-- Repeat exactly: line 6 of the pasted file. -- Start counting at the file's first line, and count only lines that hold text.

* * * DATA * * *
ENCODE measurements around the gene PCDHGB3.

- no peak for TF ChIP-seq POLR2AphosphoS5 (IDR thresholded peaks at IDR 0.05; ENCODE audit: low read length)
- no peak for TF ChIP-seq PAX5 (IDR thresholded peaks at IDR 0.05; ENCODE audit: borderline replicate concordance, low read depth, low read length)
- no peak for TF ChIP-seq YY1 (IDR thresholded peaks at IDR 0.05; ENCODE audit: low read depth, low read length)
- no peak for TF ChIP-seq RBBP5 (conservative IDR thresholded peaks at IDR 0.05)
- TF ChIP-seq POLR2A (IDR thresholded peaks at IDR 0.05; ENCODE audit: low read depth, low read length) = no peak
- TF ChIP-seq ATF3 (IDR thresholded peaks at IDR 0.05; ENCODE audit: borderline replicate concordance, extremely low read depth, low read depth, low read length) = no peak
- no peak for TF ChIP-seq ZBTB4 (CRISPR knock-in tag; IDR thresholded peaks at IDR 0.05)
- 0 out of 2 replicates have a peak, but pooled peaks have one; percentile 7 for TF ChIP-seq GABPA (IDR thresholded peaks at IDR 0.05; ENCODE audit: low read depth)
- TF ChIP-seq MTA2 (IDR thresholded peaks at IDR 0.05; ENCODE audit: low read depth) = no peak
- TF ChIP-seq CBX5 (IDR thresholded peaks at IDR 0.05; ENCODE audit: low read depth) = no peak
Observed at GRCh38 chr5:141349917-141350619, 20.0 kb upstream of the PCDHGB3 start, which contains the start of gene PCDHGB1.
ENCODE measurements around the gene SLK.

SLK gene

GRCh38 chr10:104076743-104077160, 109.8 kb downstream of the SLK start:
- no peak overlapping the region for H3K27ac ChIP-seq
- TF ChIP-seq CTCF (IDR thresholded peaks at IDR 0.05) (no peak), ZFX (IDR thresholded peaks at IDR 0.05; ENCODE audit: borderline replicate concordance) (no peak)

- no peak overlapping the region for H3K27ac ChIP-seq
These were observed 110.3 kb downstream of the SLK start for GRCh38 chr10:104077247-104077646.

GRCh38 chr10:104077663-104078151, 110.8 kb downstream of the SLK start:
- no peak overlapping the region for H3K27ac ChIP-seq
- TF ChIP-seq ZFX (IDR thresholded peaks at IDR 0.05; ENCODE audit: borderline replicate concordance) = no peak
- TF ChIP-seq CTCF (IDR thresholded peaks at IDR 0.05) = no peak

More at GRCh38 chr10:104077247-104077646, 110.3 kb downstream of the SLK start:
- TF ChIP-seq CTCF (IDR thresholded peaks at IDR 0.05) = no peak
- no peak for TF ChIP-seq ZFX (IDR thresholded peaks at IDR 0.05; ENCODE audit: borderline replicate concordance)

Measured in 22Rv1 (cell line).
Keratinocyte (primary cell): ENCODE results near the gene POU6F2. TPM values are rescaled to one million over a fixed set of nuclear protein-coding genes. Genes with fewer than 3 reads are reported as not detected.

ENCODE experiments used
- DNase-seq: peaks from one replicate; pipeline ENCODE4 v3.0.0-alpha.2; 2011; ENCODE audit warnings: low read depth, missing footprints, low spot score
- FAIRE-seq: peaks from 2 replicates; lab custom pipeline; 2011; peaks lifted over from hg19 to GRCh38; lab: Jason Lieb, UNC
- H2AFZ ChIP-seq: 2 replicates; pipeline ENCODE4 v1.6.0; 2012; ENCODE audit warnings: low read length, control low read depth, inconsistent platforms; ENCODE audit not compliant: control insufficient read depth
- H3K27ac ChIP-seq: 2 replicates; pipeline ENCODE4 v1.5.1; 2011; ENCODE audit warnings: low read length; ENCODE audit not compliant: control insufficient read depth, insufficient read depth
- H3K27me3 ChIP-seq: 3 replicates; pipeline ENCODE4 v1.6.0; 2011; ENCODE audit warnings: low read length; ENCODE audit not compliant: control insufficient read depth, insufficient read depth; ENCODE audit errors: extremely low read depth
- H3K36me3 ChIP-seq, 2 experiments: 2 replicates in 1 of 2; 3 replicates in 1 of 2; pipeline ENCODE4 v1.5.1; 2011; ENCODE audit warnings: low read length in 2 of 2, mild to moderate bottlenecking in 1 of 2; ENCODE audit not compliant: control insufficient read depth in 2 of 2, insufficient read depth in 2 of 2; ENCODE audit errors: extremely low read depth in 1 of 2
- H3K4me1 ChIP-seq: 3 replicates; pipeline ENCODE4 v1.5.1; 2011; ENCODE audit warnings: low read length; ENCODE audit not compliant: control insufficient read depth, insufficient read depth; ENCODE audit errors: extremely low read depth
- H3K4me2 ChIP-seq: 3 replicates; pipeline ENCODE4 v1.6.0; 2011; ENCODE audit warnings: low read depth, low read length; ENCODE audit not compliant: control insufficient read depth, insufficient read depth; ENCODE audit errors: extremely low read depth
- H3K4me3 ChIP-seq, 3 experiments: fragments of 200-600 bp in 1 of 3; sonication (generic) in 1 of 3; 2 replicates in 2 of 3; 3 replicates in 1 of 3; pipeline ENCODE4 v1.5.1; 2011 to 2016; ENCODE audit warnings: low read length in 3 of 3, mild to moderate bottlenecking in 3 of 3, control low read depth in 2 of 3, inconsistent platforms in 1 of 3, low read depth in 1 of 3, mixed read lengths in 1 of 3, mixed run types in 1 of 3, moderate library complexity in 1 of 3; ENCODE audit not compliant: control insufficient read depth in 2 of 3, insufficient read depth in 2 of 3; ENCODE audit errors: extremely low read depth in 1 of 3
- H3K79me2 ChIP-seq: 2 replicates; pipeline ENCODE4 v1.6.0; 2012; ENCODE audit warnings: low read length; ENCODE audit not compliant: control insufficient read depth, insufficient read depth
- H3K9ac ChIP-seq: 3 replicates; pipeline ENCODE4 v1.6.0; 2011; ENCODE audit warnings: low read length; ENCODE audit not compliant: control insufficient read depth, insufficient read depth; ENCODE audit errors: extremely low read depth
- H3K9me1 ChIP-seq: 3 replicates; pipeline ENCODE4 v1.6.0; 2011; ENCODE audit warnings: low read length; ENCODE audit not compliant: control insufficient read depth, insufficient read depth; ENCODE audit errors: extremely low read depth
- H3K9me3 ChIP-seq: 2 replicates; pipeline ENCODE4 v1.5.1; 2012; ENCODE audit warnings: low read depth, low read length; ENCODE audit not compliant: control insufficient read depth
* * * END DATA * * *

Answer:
- TF ChIP-seq POLR2A (IDR thresholded peaks at IDR 0.05; ENCODE audit: low read depth, low read length) = no peak